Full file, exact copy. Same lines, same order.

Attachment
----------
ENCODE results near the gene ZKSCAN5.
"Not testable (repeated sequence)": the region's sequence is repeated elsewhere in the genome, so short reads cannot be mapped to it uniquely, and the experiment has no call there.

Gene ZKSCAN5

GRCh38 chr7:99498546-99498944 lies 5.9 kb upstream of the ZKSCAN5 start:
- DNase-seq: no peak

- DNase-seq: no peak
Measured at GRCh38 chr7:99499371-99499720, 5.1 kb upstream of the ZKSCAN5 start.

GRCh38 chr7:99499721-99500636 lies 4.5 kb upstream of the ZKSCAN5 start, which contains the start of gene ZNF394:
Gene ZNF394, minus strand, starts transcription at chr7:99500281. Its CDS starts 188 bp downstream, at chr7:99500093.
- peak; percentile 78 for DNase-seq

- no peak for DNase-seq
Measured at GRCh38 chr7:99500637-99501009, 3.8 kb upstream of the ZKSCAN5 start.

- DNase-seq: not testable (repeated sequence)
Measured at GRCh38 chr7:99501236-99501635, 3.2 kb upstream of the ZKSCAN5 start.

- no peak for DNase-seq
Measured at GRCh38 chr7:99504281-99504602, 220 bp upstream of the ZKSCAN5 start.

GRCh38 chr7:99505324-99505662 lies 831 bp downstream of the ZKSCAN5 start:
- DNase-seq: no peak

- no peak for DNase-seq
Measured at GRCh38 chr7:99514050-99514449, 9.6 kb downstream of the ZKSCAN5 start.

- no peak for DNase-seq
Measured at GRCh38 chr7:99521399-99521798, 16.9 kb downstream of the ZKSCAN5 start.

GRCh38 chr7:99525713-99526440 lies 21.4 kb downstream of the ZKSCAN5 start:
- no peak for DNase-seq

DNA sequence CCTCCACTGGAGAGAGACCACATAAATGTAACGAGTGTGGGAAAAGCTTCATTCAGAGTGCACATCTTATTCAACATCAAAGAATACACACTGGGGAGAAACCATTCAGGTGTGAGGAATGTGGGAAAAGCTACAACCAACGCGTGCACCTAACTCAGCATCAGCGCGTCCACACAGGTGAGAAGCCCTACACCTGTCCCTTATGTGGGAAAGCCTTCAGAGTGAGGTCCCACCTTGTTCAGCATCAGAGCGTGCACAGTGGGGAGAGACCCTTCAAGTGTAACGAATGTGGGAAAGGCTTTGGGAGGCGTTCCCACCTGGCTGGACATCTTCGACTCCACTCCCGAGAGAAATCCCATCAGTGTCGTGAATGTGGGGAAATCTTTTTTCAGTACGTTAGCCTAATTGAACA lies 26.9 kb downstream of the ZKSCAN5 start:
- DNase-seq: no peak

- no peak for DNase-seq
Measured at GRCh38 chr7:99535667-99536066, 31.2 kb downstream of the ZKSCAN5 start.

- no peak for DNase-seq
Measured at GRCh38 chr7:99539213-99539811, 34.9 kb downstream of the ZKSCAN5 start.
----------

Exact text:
ENCODE results near the gene ZKSCAN5.
"Not testable (repeated sequence)": the region's sequence is repeated elsewhere in the genome, so short reads cannot be mapped to it uniquely, and the experiment has no call there.

Gene ZKSCAN5

GRCh38 chr7:99498546-99498944 lies 5.9 kb upstream of the ZKSCAN5 start:
- DNase-seq: no peak

- DNase-seq: no peak
Measured at GRCh38 chr7:99499371-99499720, 5.1 kb upstream of the ZKSCAN5 start.

GRCh38 chr7:99499721-99500636 lies 4.5 kb upstream of the ZKSCAN5 start, which contains the start of gene ZNF394:
Gene ZNF394, minus strand, starts transcription at chr7:99500281. Its CDS starts 188 bp downstream, at chr7:99500093.
- peak; percentile 78 for DNase-seq

- no peak for DNase-seq
Measured at GRCh38 chr7:99500637-99501009, 3.8 kb upstream of the ZKSCAN5 start.

- DNase-seq: not testable (repeated sequence)
Measured at GRCh38 chr7:99501236-99501635, 3.2 kb upstream of the ZKSCAN5 start.

- no peak for DNase-seq
Measured at GRCh38 chr7:99504281-99504602, 220 bp upstream of the ZKSCAN5 start.

GRCh38 chr7:99505324-99505662 lies 831 bp downstream of the ZKSCAN5 start:
- DNase-seq: no peak

- no peak for DNase-seq
Measured at GRCh38 chr7:99514050-99514449, 9.6 kb downstream of the ZKSCAN5 start.

- no peak for DNase-seq
Measured at GRCh38 chr7:99521399-99521798, 16.9 kb downstream of the ZKSCAN5 start.

GRCh38 chr7:99525713-99526440 lies 21.4 kb downstream of the ZKSCAN5 start:
- no peak for DNase-seq

DNA sequence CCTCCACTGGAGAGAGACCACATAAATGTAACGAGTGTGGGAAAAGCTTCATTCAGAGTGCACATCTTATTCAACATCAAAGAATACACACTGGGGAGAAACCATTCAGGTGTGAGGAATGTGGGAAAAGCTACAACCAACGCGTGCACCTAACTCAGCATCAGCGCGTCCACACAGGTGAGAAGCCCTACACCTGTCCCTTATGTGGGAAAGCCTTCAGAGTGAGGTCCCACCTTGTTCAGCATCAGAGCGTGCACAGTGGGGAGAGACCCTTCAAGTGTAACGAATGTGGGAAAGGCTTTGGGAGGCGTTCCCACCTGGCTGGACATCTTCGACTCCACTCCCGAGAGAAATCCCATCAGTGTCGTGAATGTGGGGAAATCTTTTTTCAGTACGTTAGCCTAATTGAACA lies 26.9 kb downstream of the ZKSCAN5 start:
- DNase-seq: no peak

- no peak for DNase-seq
Measured at GRCh38 chr7:99535667-99536066, 31.2 kb downstream of the ZKSCAN5 start.

- no peak for DNase-seq
Measured at GRCh38 chr7:99539213-99539811, 34.9 kb downstream of the ZKSCAN5 start.